Tuesday, May 22, 2007

What´s a Kilo to you?

What’s a Kilo to you? Living in Chile my life has switched from Standard Measurements like miles, pounds, etc... and instead been replaced with the horribly confusing Metric system of kilometers, kilograms, etc... Sometimes, the math, no matter how you do it, is astounding.

The first time I realized it was with my dad in town. God bless the man for bringing everything but the Italian Sausage to make us some true Chicago Style Pizza. Unfortunately, despite my best attempts I could not quite convince him that as hard as it was to believe, Chile did not seem to carry Italian Sausage anywhere. We went from store to store to store until finally he seemed to resign to this reality, and finding the closest thing we could to replace it, he told me to order him a pound of Sausage. I knew somewhere in the conversion from pounds to kilos we had a 1 and 2.2 and I took my best guess. “2.2 kilos of sausage please.” When the man handed me 5 pounds of sausage, I had to embarrassingly realize my calculation was wrong, 1 pound does not equal 2.2 kilos, but rather 1 kilo equals 2.2 pounds.

Well, again I ask what’s a kilo to you? This past weekend, on a weekend trip to Pomaire with my housemates Roy and Caitlin, Roy introduced me to quite possibly the most beautiful eating experience I have had in Chile. As some people have noticed in the photos where it looks like a baggy sweatshirt with baggier jeans swallowed me, I have been losing weight. I’d like to say it’s a result of me working out more, but seeing as how I have not ran since March, I must accredit it to our largely vegetarian diet that our volunteer budget affords us. There is a running joke in the house whenever someone asks what’s for dinner to respond “I think a pasta, rice, or beans dish with some tomatoes and zucchini.”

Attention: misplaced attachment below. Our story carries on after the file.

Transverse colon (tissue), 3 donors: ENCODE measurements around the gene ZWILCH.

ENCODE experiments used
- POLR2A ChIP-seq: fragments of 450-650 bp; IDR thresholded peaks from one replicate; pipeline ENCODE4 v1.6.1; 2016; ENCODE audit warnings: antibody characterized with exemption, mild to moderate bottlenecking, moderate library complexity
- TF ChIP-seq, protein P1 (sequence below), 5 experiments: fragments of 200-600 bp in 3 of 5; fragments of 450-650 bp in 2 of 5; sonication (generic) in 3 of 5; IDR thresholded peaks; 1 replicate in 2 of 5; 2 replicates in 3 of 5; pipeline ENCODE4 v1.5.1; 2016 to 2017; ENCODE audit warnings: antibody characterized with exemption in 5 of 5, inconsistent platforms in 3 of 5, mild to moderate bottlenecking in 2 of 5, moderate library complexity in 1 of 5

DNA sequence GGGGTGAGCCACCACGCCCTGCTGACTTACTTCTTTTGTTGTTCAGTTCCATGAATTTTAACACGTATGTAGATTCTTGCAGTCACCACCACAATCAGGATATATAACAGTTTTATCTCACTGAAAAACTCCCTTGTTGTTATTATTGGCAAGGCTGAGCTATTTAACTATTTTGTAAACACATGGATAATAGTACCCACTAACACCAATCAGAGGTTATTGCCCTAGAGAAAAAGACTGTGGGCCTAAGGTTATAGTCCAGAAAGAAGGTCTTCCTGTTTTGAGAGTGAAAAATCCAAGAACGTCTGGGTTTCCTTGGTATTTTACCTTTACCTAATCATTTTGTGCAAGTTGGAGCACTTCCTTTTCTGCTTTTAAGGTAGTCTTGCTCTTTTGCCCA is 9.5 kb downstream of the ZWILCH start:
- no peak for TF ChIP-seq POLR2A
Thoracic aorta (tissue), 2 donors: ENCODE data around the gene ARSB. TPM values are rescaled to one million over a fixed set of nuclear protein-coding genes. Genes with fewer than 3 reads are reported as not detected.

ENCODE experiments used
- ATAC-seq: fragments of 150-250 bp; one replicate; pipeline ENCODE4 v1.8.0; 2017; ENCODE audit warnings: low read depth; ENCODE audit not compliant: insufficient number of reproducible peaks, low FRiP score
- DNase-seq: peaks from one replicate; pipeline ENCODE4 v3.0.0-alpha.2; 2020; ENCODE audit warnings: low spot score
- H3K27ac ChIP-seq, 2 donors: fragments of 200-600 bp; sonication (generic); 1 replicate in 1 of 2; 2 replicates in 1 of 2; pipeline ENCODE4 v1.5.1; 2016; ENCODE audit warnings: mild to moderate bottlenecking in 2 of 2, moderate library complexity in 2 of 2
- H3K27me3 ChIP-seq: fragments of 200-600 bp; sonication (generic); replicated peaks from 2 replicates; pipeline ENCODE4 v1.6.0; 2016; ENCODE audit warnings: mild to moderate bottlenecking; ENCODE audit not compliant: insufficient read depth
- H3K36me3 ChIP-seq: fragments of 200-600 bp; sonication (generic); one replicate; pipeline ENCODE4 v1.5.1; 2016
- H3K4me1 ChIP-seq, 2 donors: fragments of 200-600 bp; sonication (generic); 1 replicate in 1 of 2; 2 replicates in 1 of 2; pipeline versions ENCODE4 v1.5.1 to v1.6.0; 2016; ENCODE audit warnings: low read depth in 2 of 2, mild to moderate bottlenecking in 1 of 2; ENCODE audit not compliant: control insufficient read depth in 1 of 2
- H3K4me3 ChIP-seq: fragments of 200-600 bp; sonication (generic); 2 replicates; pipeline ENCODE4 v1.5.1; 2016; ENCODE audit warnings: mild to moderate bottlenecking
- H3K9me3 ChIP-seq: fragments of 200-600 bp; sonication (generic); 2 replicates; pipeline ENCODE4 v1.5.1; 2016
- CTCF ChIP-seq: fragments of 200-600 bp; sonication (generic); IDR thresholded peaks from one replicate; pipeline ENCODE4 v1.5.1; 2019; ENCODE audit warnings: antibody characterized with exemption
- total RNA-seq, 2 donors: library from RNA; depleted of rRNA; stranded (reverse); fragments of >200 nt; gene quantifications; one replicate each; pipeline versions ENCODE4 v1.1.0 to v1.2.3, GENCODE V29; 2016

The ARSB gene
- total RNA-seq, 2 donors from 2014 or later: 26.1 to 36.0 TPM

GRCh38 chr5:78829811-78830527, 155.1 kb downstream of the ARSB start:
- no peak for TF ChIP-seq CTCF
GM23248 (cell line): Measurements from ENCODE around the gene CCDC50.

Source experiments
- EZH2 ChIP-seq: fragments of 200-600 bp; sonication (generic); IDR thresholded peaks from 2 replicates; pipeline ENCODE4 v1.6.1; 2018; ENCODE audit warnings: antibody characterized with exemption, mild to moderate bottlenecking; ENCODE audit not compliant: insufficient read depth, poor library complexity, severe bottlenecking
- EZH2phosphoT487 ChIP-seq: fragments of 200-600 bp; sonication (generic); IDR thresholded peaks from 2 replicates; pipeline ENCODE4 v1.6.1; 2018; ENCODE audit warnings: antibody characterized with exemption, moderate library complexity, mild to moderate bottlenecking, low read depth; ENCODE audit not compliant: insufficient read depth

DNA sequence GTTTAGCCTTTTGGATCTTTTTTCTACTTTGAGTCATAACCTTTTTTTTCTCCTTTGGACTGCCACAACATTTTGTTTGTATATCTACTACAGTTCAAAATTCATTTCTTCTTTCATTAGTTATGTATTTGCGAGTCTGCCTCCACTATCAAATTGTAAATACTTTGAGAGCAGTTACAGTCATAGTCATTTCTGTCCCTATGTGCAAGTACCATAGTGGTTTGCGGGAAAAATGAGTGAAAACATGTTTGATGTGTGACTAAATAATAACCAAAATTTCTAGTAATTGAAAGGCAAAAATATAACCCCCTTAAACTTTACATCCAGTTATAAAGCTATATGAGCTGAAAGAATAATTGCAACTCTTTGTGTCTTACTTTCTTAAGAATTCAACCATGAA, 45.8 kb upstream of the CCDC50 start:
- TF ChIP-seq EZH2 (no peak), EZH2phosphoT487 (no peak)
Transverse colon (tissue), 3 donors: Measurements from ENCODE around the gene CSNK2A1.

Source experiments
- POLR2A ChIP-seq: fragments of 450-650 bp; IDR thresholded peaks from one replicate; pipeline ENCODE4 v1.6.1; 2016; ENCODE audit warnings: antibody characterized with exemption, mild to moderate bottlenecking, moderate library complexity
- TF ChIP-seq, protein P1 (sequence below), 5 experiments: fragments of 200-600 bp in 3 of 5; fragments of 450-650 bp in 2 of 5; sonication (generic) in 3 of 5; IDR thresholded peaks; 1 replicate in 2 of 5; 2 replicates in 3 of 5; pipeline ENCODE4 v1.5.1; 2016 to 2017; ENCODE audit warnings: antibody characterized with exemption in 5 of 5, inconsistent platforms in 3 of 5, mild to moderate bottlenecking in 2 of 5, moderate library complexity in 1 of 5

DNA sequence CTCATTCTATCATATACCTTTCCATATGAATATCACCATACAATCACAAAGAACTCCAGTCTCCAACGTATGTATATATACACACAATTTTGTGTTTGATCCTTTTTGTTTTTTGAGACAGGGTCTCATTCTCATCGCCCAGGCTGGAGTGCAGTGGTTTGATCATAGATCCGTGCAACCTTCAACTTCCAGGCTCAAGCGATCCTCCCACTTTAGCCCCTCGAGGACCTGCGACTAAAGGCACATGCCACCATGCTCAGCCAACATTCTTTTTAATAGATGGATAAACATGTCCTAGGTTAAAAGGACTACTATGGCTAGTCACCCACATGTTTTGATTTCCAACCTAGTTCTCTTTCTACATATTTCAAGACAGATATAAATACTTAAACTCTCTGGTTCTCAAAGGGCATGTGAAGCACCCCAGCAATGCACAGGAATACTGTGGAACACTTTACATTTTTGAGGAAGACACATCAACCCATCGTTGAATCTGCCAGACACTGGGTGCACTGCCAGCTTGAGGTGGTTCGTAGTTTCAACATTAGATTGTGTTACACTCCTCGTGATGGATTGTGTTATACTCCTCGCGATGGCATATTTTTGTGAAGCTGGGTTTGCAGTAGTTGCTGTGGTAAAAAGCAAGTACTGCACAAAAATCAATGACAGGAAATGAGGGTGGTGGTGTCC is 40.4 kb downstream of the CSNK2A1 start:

And so, getting back to the story, this weekend introduced me to the pinnacle moment of my eating experience in Chile. In response to what’s a kilo to you, this is what I can tell you: it is a 2.2 pound empanada filled with chicken, beef, onion, and olives stuffed in some of the most delicious dough, and if that were not enough, it was followed by a bajativo (a downer) that made a cold winter day a little warmer with a tasty Apple kick to it. All that for only $3 US.



I came home that night completely full, and, according to Roy, with the biggest smile he’d seen me with since I arrived in Chile. The next night, it was back to lentils and veggies, but for one day, one glorious day, I ate like an empanada king!

1 comment:

Jim Furlong said...

Don't forget about buying the flour for the pizza. One was marked "con" (WITH) and the other flour was marked "sine" (WITHOUT). When I asked you what the other word was with or without in the flour, you didn't know. So we ended up buying two kinds of flour until we got Caitlin to tell us it was with (or without) baking soda. Oh the joys of making an Italian Pizza half way around the world from both Chicago and Italy! LY Dad